Spirals will take some getting used to, but will take your scrolling to a level you never thought possible.
There are several reasons to stack. The most important maybe by stacking you can cut my production time by 75% (think about it I can produce 4 pieces in slightly longer then it would take to cut just one) That isn't the only reason though, many of my patterns can use the thickness for extra support,as well as to help slow the aggressiveness of the blade. A tight stack will also dramatically reduce the fuzzies that a spiral will inevitably leave behind on all sheets but the bottom one.
Now that you know the why lets get into the how. There are probably as many ways to stack wood as there are people reading this, feel free to use whatever method works for you.
Start with the pieces of wood you plan on using and stack them neatly on top of each other. Be sure your “good sides” are all facing the same direction and that your wood is flush on all sides After stacking your wood with the ends flush and all the face sides pointed up, try using a few large spring clamps(The spring clamps will help to assure a tight pad) I generally use 3 for an 11 x 14 cutting (one on each corner and one in the middle) Place the clamps far enough into the wood that you can run your tape along the edges without having to remove the clamps. Once you have run the tape along the edge, pull it snugly around the to the back of the wood and while keeping pressure on it fold it over the back. I like the blue painters tape, it is easy to see on the wood and releases fairly easily. However, don’t use this tape if you pre-finish your wood, you will have an incredibly difficult time removing it. Instead if you pre-finish use the purple painters tape. Once you have secured the side, remove the clamps and continue around the wood. If you would like to check the stack to be sure it is tight, finish all four sides and squeeze the stack right on the edge between your fingers if you see wrinkles appear in the tape then the stack is still loose.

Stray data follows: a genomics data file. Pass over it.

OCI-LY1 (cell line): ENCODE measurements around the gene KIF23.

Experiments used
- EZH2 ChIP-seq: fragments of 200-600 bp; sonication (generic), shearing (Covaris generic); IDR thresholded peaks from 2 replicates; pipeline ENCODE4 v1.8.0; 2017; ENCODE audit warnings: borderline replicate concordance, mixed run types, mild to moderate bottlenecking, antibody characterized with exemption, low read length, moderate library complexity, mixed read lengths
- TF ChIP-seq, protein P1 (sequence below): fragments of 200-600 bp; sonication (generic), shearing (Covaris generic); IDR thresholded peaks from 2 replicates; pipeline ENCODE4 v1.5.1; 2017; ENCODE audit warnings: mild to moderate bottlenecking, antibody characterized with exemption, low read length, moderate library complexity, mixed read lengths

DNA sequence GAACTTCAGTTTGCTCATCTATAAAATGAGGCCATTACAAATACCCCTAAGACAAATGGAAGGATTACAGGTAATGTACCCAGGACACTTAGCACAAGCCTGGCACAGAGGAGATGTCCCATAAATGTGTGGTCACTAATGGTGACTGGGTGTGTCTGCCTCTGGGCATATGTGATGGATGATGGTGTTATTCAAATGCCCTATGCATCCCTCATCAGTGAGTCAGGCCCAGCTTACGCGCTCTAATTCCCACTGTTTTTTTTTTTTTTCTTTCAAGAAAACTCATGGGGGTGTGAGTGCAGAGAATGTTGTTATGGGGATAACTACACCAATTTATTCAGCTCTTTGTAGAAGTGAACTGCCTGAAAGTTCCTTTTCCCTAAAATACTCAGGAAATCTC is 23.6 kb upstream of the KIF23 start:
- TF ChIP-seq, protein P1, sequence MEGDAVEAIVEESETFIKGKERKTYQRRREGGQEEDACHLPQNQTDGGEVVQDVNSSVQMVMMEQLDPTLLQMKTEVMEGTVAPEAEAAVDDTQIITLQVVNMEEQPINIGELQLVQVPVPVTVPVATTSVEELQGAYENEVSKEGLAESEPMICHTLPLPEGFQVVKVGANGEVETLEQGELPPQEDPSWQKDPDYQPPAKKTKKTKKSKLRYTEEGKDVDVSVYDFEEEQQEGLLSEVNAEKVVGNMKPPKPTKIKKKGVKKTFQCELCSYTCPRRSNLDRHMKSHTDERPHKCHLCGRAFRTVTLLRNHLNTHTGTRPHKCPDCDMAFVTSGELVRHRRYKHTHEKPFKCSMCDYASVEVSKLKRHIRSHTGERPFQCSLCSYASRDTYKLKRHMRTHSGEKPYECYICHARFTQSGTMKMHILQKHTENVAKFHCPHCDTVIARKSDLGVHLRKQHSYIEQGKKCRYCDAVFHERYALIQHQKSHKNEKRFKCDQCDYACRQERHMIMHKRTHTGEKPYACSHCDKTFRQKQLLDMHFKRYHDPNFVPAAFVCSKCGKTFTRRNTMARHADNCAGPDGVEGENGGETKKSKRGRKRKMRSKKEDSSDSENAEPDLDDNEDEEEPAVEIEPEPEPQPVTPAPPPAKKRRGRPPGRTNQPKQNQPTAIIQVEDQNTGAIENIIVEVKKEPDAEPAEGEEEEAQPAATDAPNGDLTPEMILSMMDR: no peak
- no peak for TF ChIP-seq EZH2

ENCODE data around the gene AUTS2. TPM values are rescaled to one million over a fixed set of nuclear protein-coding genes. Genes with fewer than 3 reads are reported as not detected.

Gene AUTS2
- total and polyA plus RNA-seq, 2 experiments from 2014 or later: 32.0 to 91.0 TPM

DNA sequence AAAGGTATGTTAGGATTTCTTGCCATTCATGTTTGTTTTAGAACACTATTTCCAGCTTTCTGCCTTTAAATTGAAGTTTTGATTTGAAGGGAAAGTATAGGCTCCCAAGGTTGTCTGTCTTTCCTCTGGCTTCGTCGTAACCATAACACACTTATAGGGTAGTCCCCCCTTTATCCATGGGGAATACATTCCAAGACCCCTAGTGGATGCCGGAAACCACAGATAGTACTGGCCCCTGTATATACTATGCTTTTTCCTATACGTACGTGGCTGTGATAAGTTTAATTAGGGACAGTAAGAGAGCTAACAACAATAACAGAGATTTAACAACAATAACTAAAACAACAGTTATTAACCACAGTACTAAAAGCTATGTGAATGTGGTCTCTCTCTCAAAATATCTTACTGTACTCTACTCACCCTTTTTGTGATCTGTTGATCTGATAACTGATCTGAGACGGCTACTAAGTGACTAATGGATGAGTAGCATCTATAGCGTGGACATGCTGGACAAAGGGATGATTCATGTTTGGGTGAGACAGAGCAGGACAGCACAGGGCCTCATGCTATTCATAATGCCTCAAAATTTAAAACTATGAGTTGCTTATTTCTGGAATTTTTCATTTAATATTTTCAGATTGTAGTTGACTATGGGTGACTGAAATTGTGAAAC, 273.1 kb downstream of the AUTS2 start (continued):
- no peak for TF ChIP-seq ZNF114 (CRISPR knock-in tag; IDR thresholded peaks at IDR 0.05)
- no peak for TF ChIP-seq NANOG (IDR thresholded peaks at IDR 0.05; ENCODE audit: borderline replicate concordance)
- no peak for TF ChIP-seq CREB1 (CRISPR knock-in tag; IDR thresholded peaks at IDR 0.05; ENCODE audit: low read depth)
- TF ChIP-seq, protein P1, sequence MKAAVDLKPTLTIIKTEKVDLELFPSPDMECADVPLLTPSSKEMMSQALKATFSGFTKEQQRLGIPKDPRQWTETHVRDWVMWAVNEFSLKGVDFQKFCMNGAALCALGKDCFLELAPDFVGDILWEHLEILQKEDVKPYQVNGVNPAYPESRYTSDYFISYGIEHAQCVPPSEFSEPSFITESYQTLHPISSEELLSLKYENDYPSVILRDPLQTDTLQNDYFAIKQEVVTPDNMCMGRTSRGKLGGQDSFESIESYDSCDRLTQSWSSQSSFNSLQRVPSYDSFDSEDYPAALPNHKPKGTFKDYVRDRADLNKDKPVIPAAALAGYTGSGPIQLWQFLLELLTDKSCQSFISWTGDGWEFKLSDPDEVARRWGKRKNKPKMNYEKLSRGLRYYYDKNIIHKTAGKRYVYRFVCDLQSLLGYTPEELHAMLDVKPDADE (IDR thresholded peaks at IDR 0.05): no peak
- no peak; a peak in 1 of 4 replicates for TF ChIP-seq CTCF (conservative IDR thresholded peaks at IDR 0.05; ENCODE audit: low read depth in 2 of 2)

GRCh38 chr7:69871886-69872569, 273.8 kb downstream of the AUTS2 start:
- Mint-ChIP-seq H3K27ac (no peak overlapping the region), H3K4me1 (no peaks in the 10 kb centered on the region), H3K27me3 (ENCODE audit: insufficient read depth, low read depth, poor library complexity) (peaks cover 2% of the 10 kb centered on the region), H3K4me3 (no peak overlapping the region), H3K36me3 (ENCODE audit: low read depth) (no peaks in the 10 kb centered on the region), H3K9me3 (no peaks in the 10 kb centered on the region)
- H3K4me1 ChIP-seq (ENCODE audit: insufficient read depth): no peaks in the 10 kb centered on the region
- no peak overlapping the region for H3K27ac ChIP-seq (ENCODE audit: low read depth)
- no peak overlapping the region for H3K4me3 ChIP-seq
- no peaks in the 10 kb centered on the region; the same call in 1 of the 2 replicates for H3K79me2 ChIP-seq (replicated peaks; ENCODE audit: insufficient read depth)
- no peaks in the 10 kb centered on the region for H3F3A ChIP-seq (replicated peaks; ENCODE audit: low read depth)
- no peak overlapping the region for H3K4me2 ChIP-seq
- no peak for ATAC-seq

If you want some extra security, you can use wire brad nails in the cut out sections, hot glue on the edges, or any number of other options. Do not use carpet tape, the thickness of the tape can leave spaces between your wood effectively creating a void and you will find fuzzies on each piece just as bad as the bottom one.
I know it sounds like a lot of extra work, but I assure you the time you save in removing those fuzzies will make it well worth the effort.